Look, Magikarp is pretty great. It’s an amazingly well-designed Pokemon– after all, it’s a fish, no pretenses about it. The Pokemon is associated with cringe-ass motivational posters, cool easter eggs in Pokemon Snap as well as my favorite stage in Pokken Tournament, the best Pokemon game.
With the Pokemon Plamo BIG Magikarp, our favorite Piscine Pokemon gets a nice chunky kit dedicated to its likeness. How does it stack up? Read on and find out.
The Pokemon Plamo BIG Magikarp is actually a really simple build, since, you know. It’s aimed at children. The pieces are really big, and many of them are pretty recognizable in terms of where they’re supposed to be. I’m not sure if this uses the same “you don’t need cutters” system that the Mega Size Gundam kits use, but as someone who has a dedicated hand drill for sanding down sloppy nub marks I was pretty surprised by how clean the parts came off the runner.
Considering the kit was aimed at children, I half expected it to be a sticker-palooza. Surprisingly enough the kit’s sticker sheet is so small that I almost dropped it while building it, since it only comes with the pupils for Magikarp’s eyes.
I’m really pleased with how the mouth is constructed, being three separate pieces for the mouth, the interior and then the tongue. I could easily have seen the kit having this as one solid piece and just stickering on the different colors, so the fact that they’re three separate pieces is a really interesting choice.
The Look Of It
The main thing I’m really pleased with when it comes to the Pokemon Plamo BIG Magikarp is the color. It’s really vibrant, looking straight out a cartoon. This works well with the size of it- it’s about 20cm long, making it look great since the bright body catches light really well.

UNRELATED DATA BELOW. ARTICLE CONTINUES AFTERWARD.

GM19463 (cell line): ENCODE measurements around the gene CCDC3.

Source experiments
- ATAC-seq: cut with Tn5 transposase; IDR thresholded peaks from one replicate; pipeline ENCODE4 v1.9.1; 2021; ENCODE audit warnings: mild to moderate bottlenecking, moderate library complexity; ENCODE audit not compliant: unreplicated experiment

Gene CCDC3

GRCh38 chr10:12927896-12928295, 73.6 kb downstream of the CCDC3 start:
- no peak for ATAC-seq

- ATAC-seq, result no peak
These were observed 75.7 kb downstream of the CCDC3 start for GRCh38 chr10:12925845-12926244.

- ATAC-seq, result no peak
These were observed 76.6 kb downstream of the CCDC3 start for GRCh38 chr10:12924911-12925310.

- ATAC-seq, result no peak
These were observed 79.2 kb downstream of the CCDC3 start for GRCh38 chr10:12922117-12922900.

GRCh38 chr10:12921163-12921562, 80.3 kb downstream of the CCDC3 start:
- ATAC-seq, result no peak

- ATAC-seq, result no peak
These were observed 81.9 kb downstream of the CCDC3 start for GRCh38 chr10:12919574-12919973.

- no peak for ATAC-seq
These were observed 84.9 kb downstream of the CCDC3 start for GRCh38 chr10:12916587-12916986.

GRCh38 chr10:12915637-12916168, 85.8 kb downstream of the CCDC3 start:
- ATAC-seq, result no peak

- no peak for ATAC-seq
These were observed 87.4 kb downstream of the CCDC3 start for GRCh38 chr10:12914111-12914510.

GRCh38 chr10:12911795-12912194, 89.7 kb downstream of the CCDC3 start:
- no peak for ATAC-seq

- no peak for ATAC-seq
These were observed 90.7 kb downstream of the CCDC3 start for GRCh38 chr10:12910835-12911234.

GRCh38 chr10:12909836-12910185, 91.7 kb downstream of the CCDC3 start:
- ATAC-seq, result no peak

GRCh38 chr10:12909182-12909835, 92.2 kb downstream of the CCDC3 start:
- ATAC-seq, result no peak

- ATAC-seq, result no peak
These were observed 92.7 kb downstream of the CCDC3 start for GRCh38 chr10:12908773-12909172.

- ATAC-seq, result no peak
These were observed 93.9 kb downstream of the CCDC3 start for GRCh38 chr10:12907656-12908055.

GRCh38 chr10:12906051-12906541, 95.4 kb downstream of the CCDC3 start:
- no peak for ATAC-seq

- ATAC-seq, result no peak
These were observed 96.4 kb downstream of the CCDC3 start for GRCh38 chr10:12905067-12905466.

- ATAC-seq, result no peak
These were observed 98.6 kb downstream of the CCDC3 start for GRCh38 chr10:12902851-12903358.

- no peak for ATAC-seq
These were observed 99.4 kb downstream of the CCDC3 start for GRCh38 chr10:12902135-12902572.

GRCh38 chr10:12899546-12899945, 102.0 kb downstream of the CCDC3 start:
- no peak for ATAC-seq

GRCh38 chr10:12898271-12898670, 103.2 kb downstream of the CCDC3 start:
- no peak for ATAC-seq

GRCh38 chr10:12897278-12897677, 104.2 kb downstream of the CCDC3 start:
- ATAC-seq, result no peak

One really cool thing the figure does is that it comes with two separate torsos for Magikarp. One of these is in a more neutral position, recreating Magikarp in most of its iconic appearances such as “basic water trash mob” in Pokemon Red and Blue or “Background character to show that this scene takes place underwater” in any of the Pokemon shots that take place underwater.
My favorite is the second torso option though, that comes molded in a dynamic pose, recreating Magikarp’s iconic Splash attack. This attack was so popular that it spawned its own mobile game, where players compete in heated battles using only the move Splash. You can even still mount this on the stand, which makes Magikarp look like its actually swimming, giving it a really dynamic look. Unfortunately the stand doesn’t come with any effect pieces, so you’ll need a bit of elbow grease to make your own Poke-aquarium.
Posability wise, it’s unfortunately kind of lacking. The whiskers, fins and tails are all on ball joints, though outside of the fins flapping outwards don’t expect to move them around too much. The tail’s ball joint is also more for unplugging it when you want to change the torsos, since you’ll have to remove the whole back half to swap them out.
I really like the Pokemon Plamo BIG Magikarp. It’s an adorable figure you could easily put together over a lunch break, and it being a Magikarp gives it room for a lot more silly poses, even if they’re just putting it in its splash position everywhere.
I can see the posability being a turn-off for some, but that’s more a matter of taste. In my opinion the fact that the mostly static pose looks incredibly dynamic vastly outweighs any benefit we could have gotten from a triple-jointed Magikarp figure, just on the grounds of Magikarp isn’t all that posable to begin with. Seriously, it’s got as many unique poses as it does moves.
At RM128, it’s not too bad a price, especially when you consider how big it is. In essence you’re really paying for the finishing and size of the model, since it’s constructed with some really high-quality parts. The more I think about it the size really is a huge part of the kit’s appeal, since I probably wouldn’t have been so impressed if this was just a tiny palm-fitting Magikarp. You can purchase your own over at Impulse Gaming, or any other local model kit suppliers that might carry stock of it.